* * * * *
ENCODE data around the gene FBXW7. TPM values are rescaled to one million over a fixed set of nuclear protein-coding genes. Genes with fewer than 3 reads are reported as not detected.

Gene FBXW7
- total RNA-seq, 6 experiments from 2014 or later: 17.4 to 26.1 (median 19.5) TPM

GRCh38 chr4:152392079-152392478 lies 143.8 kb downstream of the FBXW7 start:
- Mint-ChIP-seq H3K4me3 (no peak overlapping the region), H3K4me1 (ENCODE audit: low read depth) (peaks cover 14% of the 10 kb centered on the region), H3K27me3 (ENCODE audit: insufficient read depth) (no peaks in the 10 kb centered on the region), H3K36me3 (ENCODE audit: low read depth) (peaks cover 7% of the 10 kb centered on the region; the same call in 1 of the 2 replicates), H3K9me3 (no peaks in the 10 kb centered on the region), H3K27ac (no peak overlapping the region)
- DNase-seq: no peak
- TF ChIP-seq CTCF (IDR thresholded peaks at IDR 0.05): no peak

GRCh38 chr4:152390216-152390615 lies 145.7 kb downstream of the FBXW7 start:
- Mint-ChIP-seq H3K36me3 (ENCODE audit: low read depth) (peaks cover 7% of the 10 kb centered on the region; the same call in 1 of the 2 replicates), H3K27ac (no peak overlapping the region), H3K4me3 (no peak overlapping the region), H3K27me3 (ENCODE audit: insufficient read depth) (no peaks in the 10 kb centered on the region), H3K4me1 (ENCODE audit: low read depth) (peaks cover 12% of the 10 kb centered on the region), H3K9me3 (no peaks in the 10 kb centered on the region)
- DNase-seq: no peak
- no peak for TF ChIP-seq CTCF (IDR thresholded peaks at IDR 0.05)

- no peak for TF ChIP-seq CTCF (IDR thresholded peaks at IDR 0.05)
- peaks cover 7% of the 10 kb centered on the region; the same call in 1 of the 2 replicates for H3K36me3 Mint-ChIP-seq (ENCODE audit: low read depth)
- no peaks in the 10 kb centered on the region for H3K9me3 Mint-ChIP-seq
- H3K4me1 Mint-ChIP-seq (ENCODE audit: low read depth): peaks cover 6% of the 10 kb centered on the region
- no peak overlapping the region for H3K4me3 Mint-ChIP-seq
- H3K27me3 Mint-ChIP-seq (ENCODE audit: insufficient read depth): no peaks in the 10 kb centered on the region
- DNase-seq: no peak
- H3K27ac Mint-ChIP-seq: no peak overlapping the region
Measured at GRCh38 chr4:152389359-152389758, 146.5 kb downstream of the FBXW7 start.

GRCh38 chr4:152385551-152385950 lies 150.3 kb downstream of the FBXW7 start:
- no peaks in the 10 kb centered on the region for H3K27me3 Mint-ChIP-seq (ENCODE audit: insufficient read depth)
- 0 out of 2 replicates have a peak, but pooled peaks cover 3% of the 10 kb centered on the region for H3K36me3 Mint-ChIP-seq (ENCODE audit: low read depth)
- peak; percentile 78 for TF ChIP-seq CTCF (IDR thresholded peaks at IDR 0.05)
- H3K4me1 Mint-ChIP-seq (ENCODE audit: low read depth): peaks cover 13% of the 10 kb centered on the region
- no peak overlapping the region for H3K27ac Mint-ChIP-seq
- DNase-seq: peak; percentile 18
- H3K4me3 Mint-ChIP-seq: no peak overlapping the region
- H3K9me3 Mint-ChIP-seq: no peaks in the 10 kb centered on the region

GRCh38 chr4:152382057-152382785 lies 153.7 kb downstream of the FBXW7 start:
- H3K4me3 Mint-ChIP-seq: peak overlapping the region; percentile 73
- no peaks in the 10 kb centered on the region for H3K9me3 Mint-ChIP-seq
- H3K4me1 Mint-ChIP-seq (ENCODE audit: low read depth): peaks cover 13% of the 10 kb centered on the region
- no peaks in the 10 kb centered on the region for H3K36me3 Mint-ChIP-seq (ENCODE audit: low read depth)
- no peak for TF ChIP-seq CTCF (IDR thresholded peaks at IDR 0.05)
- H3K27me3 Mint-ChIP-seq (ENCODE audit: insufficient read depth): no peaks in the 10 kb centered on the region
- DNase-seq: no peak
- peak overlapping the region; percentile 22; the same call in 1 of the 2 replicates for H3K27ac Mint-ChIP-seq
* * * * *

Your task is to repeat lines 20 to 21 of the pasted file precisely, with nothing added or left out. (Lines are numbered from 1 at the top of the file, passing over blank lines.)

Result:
Measured at GRCh38 chr4:152389359-152389758, 146.5 kb downstream of the FBXW7 start.

GRCh38 chr4:152385551-152385950 lies 150.3 kb downstream of the FBXW7 start: